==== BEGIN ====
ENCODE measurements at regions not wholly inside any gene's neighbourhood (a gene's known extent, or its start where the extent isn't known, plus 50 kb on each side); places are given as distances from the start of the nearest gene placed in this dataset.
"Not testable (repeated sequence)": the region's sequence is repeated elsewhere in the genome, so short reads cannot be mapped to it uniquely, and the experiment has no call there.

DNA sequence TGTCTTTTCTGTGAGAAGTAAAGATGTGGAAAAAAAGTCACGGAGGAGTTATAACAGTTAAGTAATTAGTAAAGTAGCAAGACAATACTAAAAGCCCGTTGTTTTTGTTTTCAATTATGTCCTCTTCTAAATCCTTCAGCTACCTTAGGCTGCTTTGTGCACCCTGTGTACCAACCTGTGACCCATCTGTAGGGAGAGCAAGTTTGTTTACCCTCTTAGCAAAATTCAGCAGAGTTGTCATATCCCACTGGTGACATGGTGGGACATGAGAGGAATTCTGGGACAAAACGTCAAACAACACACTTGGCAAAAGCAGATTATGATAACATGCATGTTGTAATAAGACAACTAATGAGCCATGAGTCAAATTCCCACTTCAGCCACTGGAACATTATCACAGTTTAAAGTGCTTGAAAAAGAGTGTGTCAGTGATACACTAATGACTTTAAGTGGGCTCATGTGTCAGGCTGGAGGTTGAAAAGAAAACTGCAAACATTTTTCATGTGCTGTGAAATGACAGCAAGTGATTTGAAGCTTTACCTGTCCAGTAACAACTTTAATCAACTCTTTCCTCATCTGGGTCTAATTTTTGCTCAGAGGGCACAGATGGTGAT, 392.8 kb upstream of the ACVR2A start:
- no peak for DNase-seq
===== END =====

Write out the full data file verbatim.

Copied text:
ENCODE measurements at regions not wholly inside any gene's neighbourhood (a gene's known extent, or its start where the extent isn't known, plus 50 kb on each side); places are given as distances from the start of the nearest gene placed in this dataset.
"Not testable (repeated sequence)": the region's sequence is repeated elsewhere in the genome, so short reads cannot be mapped to it uniquely, and the experiment has no call there.

DNA sequence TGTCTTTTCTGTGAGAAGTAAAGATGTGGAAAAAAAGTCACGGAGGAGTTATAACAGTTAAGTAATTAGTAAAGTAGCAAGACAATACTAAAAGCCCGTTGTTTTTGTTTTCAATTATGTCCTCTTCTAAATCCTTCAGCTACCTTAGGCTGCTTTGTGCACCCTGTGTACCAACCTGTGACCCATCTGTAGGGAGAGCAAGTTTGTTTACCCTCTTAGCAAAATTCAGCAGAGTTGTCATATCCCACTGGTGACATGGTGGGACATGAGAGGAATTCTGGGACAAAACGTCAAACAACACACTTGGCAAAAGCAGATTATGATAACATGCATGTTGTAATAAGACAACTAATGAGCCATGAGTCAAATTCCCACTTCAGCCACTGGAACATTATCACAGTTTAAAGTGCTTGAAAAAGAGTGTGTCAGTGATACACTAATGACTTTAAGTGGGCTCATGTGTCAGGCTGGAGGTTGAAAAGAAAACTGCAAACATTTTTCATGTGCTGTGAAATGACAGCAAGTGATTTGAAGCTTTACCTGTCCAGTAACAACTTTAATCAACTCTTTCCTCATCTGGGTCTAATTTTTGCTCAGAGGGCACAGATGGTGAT, 392.8 kb upstream of the ACVR2A start:
- no peak for DNase-seq